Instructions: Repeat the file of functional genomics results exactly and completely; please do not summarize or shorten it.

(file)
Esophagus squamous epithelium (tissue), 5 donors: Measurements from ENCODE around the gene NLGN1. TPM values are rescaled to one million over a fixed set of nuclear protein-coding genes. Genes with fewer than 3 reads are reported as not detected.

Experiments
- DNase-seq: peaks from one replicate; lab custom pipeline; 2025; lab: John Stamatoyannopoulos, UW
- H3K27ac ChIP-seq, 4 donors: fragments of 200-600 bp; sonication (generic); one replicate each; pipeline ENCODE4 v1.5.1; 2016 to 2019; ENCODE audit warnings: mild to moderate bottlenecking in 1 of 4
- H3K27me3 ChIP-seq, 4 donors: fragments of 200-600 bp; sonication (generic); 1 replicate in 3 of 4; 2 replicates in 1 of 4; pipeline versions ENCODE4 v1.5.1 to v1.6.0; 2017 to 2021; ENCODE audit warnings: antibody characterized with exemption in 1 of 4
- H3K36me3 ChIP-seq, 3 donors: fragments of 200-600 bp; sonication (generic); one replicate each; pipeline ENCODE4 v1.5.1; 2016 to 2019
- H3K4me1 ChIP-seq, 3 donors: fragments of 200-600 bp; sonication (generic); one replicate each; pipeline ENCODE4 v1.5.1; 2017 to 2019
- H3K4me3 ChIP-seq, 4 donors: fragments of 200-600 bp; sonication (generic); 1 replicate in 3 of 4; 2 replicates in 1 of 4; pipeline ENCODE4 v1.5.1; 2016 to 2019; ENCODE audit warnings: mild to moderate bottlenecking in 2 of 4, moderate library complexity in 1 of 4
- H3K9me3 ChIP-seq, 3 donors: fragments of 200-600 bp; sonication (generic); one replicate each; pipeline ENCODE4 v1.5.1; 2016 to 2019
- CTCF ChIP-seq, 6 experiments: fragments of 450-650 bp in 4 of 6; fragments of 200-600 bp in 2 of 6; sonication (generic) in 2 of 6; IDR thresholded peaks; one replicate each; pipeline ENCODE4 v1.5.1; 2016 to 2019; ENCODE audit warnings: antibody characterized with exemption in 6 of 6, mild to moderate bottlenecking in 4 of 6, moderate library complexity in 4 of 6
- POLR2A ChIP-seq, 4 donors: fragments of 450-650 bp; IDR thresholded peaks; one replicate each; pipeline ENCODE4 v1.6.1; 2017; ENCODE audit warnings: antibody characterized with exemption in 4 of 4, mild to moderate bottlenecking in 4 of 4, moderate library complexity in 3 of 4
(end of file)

Esophagus squamous epithelium (tissue), 5 donors: Measurements from ENCODE around the gene NLGN1. TPM values are rescaled to one million over a fixed set of nuclear protein-coding genes. Genes with fewer than 3 reads are reported as not detected.

Experiments
- DNase-seq: peaks from one replicate; lab custom pipeline; 2025; lab: John Stamatoyannopoulos, UW
- H3K27ac ChIP-seq, 4 donors: fragments of 200-600 bp; sonication (generic); one replicate each; pipeline ENCODE4 v1.5.1; 2016 to 2019; ENCODE audit warnings: mild to moderate bottlenecking in 1 of 4
- H3K27me3 ChIP-seq, 4 donors: fragments of 200-600 bp; sonication (generic); 1 replicate in 3 of 4; 2 replicates in 1 of 4; pipeline versions ENCODE4 v1.5.1 to v1.6.0; 2017 to 2021; ENCODE audit warnings: antibody characterized with exemption in 1 of 4
- H3K36me3 ChIP-seq, 3 donors: fragments of 200-600 bp; sonication (generic); one replicate each; pipeline ENCODE4 v1.5.1; 2016 to 2019
- H3K4me1 ChIP-seq, 3 donors: fragments of 200-600 bp; sonication (generic); one replicate each; pipeline ENCODE4 v1.5.1; 2017 to 2019
- H3K4me3 ChIP-seq, 4 donors: fragments of 200-600 bp; sonication (generic); 1 replicate in 3 of 4; 2 replicates in 1 of 4; pipeline ENCODE4 v1.5.1; 2016 to 2019; ENCODE audit warnings: mild to moderate bottlenecking in 2 of 4, moderate library complexity in 1 of 4
- H3K9me3 ChIP-seq, 3 donors: fragments of 200-600 bp; sonication (generic); one replicate each; pipeline ENCODE4 v1.5.1; 2016 to 2019
- CTCF ChIP-seq, 6 experiments: fragments of 450-650 bp in 4 of 6; fragments of 200-600 bp in 2 of 6; sonication (generic) in 2 of 6; IDR thresholded peaks; one replicate each; pipeline ENCODE4 v1.5.1; 2016 to 2019; ENCODE audit warnings: antibody characterized with exemption in 6 of 6, mild to moderate bottlenecking in 4 of 6, moderate library complexity in 4 of 6
- POLR2A ChIP-seq, 4 donors: fragments of 450-650 bp; IDR thresholded peaks; one replicate each; pipeline ENCODE4 v1.6.1; 2017; ENCODE audit warnings: antibody characterized with exemption in 4 of 4, mild to moderate bottlenecking in 4 of 4, moderate library complexity in 3 of 4